Princeton > CS Dept > PIXL > Lunch Local Access 

The PIXL lunch meets every Monday during the semester at noon in room 402 of the Computer Science building. To get on the mailing list to receive announcements, sign up for the "pixl-talks" list at

Upcoming Talks

Monday, February 25, 2019

Everyone gives a 5 minute talk about what they are doing.

Monday, March 04, 2019
Klint Qinami

Monday, March 11, 2019
Zhiwei Deng

Monday, March 25, 2019

Monday, April 08, 2019

Monday, April 15, 2019

Monday, April 22, 2019
Felix Yu, Ethan Tseng

Monday, April 29, 2019
Maciej Halber

Previous Talks

Monday, February 04, 2019
Yuke Zhu, Stanford University

Robots and autonomous systems have been playing a significant role in the modern economy. Custom-built robots have remarkably improved productivity, operational safety, and product quality. These robots are usually programmed for specific tasks in well-controlled environments, but unable to perform diverse tasks in the real world. In this talk, I will present my work on building more powerful and generalizable robot autonomy by closing the perception-action loop. I will discuss examples of my research that establish a tighter coupling between perception and action at three levels of abstraction, including learning primitive motor skills from raw sensory data, transferring knowledge between sequential tasks in visual environments, and learning compositional task structures from video demonstrations.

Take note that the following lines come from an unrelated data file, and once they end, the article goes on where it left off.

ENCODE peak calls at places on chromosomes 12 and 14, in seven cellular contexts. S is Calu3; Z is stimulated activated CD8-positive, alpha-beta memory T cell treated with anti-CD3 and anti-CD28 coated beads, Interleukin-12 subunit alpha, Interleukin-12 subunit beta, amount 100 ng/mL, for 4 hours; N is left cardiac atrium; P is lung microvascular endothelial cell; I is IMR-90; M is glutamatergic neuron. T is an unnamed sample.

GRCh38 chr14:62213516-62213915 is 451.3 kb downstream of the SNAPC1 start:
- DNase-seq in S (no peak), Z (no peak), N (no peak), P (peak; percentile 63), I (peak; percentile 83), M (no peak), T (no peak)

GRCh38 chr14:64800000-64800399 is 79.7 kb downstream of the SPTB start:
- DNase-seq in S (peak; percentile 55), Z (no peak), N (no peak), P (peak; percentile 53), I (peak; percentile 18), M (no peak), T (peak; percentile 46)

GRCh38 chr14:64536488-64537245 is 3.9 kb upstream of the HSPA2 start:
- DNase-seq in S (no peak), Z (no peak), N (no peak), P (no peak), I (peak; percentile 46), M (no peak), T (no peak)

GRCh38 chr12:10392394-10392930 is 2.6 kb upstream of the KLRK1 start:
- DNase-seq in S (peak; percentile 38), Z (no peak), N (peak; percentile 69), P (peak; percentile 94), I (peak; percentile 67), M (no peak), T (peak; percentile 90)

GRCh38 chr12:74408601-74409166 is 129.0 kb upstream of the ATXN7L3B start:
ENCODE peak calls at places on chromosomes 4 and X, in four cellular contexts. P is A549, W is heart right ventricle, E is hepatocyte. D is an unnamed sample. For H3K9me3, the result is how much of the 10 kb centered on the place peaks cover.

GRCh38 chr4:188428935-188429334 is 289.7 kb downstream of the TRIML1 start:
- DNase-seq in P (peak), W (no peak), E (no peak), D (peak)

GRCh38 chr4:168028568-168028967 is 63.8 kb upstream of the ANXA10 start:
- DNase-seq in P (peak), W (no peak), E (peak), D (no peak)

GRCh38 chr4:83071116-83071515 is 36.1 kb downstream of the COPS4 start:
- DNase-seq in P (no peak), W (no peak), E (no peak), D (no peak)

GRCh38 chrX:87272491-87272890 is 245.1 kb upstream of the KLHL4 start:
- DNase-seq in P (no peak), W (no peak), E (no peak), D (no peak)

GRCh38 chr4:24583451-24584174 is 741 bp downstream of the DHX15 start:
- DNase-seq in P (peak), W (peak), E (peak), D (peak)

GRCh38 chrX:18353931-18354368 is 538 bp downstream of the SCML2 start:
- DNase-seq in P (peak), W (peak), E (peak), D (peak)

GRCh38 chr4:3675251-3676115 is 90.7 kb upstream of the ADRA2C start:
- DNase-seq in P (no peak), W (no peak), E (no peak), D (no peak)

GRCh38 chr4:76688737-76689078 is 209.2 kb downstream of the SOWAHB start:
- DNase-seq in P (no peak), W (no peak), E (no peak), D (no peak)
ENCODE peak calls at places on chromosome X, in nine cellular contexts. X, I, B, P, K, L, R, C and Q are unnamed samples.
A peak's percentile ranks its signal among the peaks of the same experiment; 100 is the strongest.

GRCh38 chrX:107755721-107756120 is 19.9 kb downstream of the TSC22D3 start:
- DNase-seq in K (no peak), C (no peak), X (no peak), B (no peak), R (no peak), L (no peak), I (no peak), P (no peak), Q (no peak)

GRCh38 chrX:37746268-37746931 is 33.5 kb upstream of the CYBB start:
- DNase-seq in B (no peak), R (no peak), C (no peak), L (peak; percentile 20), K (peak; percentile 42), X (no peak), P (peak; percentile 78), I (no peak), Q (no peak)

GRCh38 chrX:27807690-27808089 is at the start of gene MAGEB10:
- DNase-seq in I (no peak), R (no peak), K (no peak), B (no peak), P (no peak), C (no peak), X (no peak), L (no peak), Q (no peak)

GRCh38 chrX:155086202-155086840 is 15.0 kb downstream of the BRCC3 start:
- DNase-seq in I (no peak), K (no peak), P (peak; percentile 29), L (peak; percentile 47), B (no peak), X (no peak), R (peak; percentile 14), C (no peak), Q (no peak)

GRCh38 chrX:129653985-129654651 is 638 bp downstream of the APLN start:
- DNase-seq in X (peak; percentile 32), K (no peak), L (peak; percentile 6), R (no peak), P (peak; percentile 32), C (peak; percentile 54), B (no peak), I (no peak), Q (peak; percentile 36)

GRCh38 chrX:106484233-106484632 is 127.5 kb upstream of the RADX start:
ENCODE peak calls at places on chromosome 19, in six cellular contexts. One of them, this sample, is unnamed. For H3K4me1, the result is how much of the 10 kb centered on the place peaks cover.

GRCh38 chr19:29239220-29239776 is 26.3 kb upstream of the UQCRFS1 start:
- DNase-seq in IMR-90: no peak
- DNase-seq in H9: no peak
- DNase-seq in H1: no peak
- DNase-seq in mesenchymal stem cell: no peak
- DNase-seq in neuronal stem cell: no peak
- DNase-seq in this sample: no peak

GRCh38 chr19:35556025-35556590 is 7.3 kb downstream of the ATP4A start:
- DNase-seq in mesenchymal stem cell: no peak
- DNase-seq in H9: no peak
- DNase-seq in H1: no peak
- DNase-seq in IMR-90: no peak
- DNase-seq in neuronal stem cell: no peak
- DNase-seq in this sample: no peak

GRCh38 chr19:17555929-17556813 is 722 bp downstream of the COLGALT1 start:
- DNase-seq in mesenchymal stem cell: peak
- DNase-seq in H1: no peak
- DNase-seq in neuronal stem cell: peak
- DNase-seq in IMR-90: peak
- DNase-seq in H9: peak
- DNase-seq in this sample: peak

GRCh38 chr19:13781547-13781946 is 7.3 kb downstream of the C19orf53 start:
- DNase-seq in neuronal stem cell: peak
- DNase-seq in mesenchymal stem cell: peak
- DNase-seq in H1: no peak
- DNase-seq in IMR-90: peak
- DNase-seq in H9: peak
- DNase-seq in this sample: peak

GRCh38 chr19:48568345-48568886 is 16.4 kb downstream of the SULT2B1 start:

Monday, February 11, 2019
Presenting three works: From potential bias in image-to-image translation models to semi-supervised and unsupervised techniques for landmark localization.
Sina Honari

In the first part of the talk, I discuss how image-to-image translation models, such as CycleGAN, can inject bias due to matching the data distribution in the target domain, regardless of the critical information in the source domain.

In the second part of the talk, I present a semi-supervised model for landmark localization. The model leverages weaker labels (e.g. head pose, hand gesture) to guide the landmark localization network. It also uses an unsupervised technique by proposing any transformation applied to the image should modify the landmarks equivariantly.

In the last part of the talk, I present an unsupervised technique for depth estimation over landmarks. This is done by transforming one face onto another unpaired face using an affine transformation and creating a bottleneck where only the depth is unknown, hence giving the depth to us for free. We then leverage the estimated depth for other tasks such as face rotation and face replacement.

Sina Honari is a PhD student at Mila and University of Montreal under supervision of Pascal Vincent and Christopher Pal. His broad domains of research are deep learning and computer vision. His past works have focused on unsupervised and semi-supervised learning techniques, generative models, and representation learning in computer vision.